In the autumn of 1941, Baczyński’s style underwent a substantial change. The poet suffered from “occupation shock” and he turned toward the romantic tradition (especially toward Słowacki and Norwid). After this turn occurred Baczyński’s literary activity was marked by a conflict of two tendencies. On one hand the poet was inclined to create “clean” verse, which left room for free, imaginative interpretation, on the other he wanted to write committed poetry which would present a stance toward current events. This second tendency prevailed and the poet’s role started to resemble that of an inspired seer, an awakener of consciences. The meaning of his poems remained, however, ambiguous and fluent. The language used by Baczyński became strongly metaphorical, it started to make use of numerous symbols, key-words and surprising combinations of motifs (the motif of water was most important). Two styles, the intellectually-discursive one and the visionary-symbolic one (which referred to fairy tales, legends, myths and dreams) were constantly interlacing.
The erotics devoted to Baczyński’s wife, Barbara Drapaczyńska, are an important part of the poet’s output. They transcended the existing conventions of love poetry which dictated that a woman should be presented unrealistically, as an element dissolved in nature. After joining the Scouts’ Assault Groups in 1943 Baczyński began to write more about fighting, the soldiers’ ethos, the choices one has to make before one becomes militarily active. The author made perfect use of these topics when he created the poem “Wybór” (“Choice”), which is a parable about the fates and motives of the youth of the Home Army..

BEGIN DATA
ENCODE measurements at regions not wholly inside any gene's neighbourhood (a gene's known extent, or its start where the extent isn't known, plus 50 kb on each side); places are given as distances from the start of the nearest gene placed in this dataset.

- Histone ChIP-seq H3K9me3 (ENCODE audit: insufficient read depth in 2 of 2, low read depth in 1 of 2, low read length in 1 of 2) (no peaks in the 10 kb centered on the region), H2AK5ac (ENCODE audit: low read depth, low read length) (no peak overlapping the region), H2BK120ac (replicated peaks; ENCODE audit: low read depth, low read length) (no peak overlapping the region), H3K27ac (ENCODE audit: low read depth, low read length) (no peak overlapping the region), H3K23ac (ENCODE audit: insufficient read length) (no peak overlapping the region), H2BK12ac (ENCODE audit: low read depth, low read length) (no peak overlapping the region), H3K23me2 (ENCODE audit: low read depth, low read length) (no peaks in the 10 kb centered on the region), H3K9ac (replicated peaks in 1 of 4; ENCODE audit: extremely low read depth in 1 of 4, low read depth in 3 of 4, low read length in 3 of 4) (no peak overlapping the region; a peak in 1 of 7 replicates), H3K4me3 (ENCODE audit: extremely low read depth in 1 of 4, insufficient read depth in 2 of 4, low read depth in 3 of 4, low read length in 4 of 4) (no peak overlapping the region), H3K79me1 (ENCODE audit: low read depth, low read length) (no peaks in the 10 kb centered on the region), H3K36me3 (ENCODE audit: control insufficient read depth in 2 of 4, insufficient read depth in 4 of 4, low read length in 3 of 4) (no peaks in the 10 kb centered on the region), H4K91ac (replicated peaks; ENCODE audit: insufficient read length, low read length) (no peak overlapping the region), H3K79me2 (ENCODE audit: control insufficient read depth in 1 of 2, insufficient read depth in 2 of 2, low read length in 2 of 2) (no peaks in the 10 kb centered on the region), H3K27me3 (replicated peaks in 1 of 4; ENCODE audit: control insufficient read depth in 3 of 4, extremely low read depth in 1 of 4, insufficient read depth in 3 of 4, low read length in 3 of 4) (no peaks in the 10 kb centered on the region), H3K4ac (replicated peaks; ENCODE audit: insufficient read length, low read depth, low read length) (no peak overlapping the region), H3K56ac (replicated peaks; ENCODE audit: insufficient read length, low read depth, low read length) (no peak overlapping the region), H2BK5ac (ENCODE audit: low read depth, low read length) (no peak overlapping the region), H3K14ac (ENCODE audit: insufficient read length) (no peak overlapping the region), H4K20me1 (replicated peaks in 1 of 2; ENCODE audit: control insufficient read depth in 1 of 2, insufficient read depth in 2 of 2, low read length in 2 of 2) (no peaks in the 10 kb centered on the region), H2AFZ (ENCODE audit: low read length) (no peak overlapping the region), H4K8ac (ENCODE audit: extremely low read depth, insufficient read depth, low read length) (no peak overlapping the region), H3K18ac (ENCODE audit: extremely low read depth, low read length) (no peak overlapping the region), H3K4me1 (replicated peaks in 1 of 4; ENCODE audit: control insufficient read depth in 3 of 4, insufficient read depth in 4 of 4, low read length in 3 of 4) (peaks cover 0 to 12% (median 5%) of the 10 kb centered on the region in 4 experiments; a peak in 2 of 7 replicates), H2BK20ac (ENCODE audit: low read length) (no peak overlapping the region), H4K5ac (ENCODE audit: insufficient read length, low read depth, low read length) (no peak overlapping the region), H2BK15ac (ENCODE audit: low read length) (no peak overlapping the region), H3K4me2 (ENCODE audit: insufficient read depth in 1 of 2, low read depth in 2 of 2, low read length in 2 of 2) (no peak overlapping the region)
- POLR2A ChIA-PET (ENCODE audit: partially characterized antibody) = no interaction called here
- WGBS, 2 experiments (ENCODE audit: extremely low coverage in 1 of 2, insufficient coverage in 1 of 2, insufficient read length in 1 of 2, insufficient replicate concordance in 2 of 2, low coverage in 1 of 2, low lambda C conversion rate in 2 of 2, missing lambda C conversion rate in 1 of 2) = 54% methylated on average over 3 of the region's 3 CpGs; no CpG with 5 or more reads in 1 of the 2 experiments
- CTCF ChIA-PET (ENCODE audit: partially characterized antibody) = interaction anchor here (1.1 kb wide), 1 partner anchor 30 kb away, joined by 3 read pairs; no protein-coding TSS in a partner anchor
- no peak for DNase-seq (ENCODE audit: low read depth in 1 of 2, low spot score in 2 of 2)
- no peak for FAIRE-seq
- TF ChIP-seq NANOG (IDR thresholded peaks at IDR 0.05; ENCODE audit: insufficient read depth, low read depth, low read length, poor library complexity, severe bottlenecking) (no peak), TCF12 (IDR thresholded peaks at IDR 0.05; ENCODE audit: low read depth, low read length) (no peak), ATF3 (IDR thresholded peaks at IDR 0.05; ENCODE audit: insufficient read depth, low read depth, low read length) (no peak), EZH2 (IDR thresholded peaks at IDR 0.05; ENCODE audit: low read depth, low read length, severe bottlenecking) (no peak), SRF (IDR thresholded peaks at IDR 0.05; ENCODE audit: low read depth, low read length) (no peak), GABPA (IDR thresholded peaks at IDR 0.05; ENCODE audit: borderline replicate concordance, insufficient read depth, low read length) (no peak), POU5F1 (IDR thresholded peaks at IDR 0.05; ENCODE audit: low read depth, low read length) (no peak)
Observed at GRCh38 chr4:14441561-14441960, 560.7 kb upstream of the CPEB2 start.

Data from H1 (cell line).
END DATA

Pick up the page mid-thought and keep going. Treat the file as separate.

During his lifetime Baczyński was already highly regarded, especially by his older colleagues (for instance by Andrzejewski and Iwaszkiewicz). Baczyński’s peers however, who were involved with the right-wing periodical “Sztuka i Naród”, didn’t consider his works noteworthy. The post-war reception of his works was always influenced by the biographical legend, according to which Baczyński was a perfect representative of this generation of Columbuses. His poetry is popular with readers, respected by literary scholars and seldom criticized. Baczyński himself is considered the greatest creator of the war generation.
Editions of poems from the years 1940-1944:
- "Zamkniętym echem" ("Closed Echo”), Warsaw 1940 - 7 copies
- "Dwie miłości" ("Two Loves”), Warsaw 1940 - 7 copies
- "Modlitwa" ("Prayer”), Warsaw 1942 - 3 copies
- "Wiersze wybrane" ("Chosen Poems"), Warsaw 1942 (pseudonym: Jan Bugaj)
- ”Arkusz poetycki Nr.1" ("Poetical Sheet No. 1”), Warsaw 1944 (pseudonym: Jan Bugaj)
- "Śpiew z pożogi" ("Singing from the Conflagration”), Warsaw 1944 (pseudonym: 2nd Lt Piotr Smugosz)
A shortlist of post-war selections of poems:
- "Śpiew z pożogi" ("Singing from the Conflagration”), Warsaw, Wiedza 1947
- "Utwory zebrane" ("Collected Works”), edited by: A. Kmita-Piorunowa and K. Wyka, introduction: K. Wyka; Kraków, Wydawnictwo Literackie 1961
- "Utwory wybrane" ("Selected Works”), selection and introduction: K. Wyka; Kraków, Wydawnictwo Literackie 1964
- "Wybór poezji" ("Selected Poetry)”, edition and introduction: J. Święch; Wrocław, Ossolineum 1989 BN I 265
Author: Bartłomiej Szleszyński, Faculty of Polish Studies of the Warsaw University, July 2003.
Translated by: Marek Kępa